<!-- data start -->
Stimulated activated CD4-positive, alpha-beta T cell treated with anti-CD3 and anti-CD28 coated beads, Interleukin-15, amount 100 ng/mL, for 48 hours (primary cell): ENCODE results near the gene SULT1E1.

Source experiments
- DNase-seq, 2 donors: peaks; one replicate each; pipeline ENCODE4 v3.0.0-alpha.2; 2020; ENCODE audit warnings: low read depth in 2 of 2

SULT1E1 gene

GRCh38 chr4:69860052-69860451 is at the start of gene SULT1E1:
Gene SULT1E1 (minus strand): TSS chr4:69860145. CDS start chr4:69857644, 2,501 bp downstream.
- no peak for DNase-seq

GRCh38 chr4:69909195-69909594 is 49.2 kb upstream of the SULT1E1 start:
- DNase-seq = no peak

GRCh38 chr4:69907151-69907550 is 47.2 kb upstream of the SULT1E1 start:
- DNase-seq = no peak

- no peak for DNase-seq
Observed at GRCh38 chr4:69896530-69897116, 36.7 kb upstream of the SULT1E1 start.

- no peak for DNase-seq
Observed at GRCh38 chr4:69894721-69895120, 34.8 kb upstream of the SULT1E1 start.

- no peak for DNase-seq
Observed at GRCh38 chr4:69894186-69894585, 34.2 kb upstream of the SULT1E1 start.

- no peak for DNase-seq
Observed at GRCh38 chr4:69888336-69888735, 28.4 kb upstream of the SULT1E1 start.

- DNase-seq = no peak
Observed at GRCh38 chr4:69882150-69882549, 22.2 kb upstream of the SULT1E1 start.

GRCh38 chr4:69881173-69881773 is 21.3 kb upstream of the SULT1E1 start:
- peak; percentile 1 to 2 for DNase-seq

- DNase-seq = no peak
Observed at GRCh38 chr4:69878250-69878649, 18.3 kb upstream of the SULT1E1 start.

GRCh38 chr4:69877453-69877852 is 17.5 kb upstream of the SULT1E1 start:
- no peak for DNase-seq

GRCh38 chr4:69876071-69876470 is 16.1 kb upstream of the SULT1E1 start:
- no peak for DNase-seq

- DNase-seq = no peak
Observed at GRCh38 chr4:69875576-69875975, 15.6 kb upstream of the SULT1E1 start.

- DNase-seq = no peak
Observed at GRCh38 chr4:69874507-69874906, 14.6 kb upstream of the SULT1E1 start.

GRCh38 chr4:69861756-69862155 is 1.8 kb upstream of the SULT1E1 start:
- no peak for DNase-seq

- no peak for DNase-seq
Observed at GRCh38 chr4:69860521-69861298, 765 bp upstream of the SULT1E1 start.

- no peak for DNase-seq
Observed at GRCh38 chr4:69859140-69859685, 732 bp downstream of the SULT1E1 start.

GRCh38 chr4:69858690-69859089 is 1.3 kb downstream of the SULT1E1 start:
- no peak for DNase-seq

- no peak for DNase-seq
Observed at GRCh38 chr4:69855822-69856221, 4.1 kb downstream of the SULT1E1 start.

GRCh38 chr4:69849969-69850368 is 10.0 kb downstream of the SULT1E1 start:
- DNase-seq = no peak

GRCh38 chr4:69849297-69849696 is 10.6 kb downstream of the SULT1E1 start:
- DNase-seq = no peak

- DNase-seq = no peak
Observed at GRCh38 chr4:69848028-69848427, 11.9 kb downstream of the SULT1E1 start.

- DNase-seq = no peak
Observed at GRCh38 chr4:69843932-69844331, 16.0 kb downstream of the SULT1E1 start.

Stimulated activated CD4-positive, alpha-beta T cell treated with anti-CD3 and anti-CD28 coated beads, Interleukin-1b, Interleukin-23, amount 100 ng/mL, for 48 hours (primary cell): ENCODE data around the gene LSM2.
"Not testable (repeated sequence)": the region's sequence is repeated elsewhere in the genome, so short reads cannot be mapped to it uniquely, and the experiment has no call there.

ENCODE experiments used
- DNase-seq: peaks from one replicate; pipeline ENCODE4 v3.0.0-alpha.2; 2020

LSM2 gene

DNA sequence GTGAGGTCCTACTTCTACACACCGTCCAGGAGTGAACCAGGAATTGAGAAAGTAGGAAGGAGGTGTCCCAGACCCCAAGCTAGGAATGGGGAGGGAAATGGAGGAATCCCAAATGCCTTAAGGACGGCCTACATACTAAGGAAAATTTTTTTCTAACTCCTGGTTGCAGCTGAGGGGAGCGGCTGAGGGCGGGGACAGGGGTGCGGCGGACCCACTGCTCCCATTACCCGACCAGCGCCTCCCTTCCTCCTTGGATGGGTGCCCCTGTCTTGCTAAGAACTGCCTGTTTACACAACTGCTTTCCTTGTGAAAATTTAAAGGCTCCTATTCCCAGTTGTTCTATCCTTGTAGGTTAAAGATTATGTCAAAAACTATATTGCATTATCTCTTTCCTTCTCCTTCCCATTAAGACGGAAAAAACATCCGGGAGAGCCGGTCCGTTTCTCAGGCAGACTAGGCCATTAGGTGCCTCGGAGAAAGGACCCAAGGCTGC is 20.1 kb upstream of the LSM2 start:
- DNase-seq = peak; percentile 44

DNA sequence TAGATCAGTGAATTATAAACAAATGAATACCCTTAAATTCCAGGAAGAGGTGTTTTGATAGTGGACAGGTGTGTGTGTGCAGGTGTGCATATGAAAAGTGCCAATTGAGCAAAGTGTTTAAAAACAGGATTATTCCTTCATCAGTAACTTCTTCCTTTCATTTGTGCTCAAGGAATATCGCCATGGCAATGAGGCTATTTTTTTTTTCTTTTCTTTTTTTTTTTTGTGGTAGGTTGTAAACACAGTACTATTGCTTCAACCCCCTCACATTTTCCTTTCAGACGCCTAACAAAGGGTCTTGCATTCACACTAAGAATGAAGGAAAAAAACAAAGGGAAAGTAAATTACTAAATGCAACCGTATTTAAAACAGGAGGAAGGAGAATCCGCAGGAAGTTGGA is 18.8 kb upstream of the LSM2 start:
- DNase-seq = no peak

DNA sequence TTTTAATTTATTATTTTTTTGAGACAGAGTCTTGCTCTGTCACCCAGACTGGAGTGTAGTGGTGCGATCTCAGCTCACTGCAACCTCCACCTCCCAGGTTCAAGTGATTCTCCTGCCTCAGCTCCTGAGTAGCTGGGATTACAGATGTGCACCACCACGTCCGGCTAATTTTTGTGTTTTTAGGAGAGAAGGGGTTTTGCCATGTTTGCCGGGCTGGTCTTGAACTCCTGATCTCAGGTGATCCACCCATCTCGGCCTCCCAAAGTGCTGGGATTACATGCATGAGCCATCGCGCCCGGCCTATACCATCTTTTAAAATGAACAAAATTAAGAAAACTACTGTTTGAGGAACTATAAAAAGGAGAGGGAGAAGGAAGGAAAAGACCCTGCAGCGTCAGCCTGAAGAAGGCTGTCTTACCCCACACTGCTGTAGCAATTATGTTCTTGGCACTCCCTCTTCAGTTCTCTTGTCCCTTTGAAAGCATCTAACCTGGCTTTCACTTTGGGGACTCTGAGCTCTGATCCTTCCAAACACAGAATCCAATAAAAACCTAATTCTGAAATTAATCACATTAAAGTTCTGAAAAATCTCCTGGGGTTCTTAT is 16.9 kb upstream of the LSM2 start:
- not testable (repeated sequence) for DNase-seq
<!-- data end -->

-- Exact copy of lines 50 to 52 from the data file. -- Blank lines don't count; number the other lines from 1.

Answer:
- DNase-seq = no peak
Observed at GRCh38 chr4:69843932-69844331, 16.0 kb downstream of the SULT1E1 start.

Stimulated activated CD4-positive, alpha-beta T cell treated with anti-CD3 and anti-CD28 coated beads, Interleukin-1b, Interleukin-23, amount 100 ng/mL, for 48 hours (primary cell): ENCODE data around the gene LSM2.